Rare dusky langur sleeping after munching on leaves at Upper Peirce is a real year-end mood

Everyone's tired.

Ashley Tan | December 31, 2020, 11:41 AM

The end of the year marks a time for reflection and new beginnings, and of course, much feasting to herald the start of yet another revolution around the sun.

One monkey in Singapore perfectly encapsulated the post-feasting, year-end mood.

The rather rare dusky langur was first spotted by photographer Weixiang Lim at Upper Peirce Reservoir Park on Dec. 29.

Went to park to find Raffles' banded langurs

Lim told Mothership that he initially caught sight of the critically endangered Raffles' banded langur at the park on Nov. 28.

Raffles' banded langurs are native to Singapore, as compared to the dusky langurs who are native to Malaysia.

The latter also has more prominent white markings around the eyes.

Photo courtesy of Weixiang Lim

Found dusky langurs instead

Lim then decided to visit the park again in the hopes of catching another glimpse of the Raffles' banded langurs.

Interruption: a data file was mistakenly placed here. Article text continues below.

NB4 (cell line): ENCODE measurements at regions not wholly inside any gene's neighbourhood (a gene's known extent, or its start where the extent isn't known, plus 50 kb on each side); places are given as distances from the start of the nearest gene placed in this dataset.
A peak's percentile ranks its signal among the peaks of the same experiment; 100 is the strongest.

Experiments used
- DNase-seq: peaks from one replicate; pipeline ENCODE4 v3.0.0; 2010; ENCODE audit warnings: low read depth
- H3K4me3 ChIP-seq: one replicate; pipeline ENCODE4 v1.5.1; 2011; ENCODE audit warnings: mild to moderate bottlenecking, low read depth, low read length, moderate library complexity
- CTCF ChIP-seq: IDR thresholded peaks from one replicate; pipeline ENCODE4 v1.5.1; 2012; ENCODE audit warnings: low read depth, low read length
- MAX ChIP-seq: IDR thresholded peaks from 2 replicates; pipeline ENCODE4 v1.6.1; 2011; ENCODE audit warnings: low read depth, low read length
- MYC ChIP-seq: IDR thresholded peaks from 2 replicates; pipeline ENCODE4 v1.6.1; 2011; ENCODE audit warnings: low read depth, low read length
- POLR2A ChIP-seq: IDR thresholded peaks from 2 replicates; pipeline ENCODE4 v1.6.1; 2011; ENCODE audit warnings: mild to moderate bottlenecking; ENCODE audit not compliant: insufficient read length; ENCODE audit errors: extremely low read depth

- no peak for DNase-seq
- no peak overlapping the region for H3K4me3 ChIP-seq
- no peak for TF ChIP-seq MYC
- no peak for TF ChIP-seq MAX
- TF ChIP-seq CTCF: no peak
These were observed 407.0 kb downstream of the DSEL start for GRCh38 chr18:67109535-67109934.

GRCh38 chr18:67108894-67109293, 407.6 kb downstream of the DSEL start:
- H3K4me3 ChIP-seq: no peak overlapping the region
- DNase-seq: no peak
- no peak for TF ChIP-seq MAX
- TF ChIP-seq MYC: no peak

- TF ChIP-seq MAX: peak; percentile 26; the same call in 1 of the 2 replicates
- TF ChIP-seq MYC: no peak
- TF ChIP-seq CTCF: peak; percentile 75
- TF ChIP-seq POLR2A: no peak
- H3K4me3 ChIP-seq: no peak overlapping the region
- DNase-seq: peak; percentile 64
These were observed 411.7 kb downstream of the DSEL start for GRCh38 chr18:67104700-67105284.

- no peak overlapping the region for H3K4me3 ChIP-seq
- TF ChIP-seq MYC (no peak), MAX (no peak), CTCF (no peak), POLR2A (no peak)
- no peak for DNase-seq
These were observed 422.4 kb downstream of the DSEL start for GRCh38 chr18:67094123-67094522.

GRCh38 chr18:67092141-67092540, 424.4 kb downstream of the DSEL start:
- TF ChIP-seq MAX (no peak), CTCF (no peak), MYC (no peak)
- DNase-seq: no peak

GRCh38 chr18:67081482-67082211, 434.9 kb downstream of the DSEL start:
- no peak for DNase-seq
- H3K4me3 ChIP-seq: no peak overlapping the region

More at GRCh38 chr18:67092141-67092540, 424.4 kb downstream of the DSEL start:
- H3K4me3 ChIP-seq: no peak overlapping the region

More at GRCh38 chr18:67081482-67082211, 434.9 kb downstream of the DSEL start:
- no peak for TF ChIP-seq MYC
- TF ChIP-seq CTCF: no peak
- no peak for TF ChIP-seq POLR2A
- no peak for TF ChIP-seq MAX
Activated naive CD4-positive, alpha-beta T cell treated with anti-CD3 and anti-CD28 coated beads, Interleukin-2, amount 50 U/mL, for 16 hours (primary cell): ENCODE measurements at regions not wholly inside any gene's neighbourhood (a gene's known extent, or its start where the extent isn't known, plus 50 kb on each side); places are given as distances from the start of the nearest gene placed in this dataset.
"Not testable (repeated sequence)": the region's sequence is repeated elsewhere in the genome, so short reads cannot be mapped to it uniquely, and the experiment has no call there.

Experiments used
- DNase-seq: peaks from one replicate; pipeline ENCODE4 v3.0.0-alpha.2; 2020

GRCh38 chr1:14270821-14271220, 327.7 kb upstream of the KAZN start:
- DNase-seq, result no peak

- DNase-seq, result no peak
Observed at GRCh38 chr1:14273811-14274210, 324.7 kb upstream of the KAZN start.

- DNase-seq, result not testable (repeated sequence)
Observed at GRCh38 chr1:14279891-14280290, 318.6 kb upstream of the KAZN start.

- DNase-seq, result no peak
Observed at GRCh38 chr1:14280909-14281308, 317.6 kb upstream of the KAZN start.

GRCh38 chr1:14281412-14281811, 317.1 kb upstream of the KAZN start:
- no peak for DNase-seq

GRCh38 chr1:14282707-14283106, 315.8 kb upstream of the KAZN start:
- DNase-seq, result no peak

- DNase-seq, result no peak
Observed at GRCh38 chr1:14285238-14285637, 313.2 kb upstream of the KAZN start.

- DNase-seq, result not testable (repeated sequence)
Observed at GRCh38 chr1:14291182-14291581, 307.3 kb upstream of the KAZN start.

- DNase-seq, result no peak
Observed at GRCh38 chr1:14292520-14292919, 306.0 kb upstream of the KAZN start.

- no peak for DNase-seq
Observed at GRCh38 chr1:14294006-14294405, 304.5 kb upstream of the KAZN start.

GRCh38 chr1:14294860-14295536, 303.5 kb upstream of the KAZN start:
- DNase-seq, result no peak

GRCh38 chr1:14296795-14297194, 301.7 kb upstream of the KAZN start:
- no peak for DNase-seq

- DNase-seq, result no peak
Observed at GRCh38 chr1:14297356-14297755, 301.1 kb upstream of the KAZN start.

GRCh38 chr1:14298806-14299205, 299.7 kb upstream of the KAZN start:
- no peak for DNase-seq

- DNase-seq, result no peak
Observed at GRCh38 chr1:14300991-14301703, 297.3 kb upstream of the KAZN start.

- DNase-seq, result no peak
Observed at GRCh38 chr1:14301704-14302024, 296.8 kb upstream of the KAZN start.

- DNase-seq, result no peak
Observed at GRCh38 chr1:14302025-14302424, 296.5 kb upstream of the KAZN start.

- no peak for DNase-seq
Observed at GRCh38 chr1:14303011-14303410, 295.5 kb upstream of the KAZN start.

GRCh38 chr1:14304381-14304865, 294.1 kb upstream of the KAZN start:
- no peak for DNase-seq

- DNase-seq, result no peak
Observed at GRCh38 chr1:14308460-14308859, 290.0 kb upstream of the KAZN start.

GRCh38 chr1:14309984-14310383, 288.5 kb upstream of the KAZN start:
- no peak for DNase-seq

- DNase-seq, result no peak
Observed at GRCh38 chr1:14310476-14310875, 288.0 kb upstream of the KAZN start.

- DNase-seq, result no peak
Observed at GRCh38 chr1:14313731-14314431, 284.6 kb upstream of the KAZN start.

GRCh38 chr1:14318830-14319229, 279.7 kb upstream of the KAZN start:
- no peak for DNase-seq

Instead, he spotted two dusky langurs relaxing in the trees.

Lim said that the first dusky langur he sighted was happily munching on leaves, and he watched the monkey feasting for about 30 minutes.

Photo courtesy of Weixiang Lim

After having its fill, the monkey then jumped to another tree, where a second langur resided.

Photo courtesy of Weixiang Lim

And in true post-meal fashion, the langur soon went to sleep.

In a rather casual pose on the branch too.

Lim added that it probably went into a "food coma" after its hearty meal of leaves.

Photo courtesy of Weixiang Lim

Moved over from Malaysia

According to The Straits Times, the dusky langurs are typically found in Malaysia. However, three individuals were first sighted in Woodlands in Aug. 2019.

One individual has not been seen since Sep. 2019, and primate researcher Andie Ang postulated that it could have died or left the group.

One dusky langur was previously spotted in a toilet at the Central Catchment Nature Reserve, causing quite a surprise to visitors.

Ang advises members of the public to keep a respectful distance of at least five metres from dusky langurs during such encounters.

She also shared that flash photography should be avoided as it may scare them, and to never feed them so that they will not become used to the presence of humans.

Ang said that dusky langurs are inquisitive and intelligent creatures, and she added that she has observed individuals of the same species in Malaysia staring at their own reflection in the mirror.

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Top photo courtesy of Weixiang Lim